Farmer Dean Suderman of rural Hillsboro began using cover crops a few years ago after hearing about them for years at conferences about no-till farming, and he is glad he did.
It is difficult to determine the precise return on investment for cover crops, since they aren’t harvested. It’s a little bit easier for farmers who also raise livestock to see direct benefits from grazing.
“That’s because this is hard to measure, you’re improving your soil, but if you’re getting pounds of beef off it, that’s something you can sell,” Suderman said.
The less quantifiable benefits of planting cover crops between cash crops are to improve soil structure, promote healthy soil, draw deep nutrients closer to the surface, and reduce erosion.
Suderman said the buzzword for cover crops is “cocktail mix,” a mix of as many as eight varieties in a single field. Multiple species will have different effects on the soil that wouldn’t be available with a single crop in the field, known as a monoculture.
“Nowhere in nature do you see a monoculture,” he said. “This isn’t really a radical idea.”
In particular, a good mix will have deep-rooted plants like radishes to bring nutrients up closer to the surface of the soil and nitrogen generators to fertilize the field for cash crops.
Planting cover crops also promotes the growth of microbes in the soil, which is good for cash crops, Suderman said.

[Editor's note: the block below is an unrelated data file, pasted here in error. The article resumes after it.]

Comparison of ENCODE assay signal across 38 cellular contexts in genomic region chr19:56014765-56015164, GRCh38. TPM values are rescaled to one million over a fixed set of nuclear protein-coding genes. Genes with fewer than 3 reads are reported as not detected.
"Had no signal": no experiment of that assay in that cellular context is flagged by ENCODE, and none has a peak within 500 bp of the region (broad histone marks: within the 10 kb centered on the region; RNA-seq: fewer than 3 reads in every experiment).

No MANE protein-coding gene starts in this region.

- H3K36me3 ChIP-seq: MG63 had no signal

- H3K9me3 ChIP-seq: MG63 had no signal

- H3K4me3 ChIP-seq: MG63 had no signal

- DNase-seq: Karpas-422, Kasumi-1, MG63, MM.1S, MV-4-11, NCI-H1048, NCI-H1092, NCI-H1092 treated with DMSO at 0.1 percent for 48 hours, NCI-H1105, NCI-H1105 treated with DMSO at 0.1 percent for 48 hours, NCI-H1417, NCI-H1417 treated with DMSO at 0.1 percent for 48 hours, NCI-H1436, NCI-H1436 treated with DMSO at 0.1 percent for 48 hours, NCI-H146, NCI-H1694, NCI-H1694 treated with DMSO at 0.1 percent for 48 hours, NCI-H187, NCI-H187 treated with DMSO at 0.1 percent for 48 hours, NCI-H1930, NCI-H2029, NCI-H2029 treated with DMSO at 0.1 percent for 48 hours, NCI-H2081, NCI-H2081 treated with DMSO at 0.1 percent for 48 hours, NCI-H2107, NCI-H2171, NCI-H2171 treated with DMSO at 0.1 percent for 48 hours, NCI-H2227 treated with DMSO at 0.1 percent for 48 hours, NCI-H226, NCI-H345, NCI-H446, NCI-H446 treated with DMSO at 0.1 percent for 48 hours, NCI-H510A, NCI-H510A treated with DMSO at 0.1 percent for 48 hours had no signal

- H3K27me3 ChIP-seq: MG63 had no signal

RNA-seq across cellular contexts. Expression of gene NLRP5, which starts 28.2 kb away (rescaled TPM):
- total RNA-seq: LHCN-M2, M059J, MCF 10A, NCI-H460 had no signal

“Sometimes they refer to that as your ‘underground livestock,’” he said.
An extra benefit of planting cover crops is that they reduce the number of weeds in a field to compete with the next cash crop.
“It’s kind of like mulching your garden,” Suderman said.
Returning to the rarity of monocultures in nature, he said weeds are nature’s way of introducing diversity to monoculture fields.
However, planting cover crops isn’t a strategy for farmers looking for instant gratification, because they don’t provide much bang for the buck in the short term. They do tie in well with no-till farming, though, Suderman said. Cover crops can speed up the benefits of no-till farming, which normally take about five years to reach the same productivity of tilled fields.
On fields that he has recently taken over farming that hadn’t been no-till farmed, he has integrated cover crops to speed up its improvement.
Suderman recommended anyone interested in cover crops read “Managing Cover Crops Profitably,” which is available as a free download on the Internet.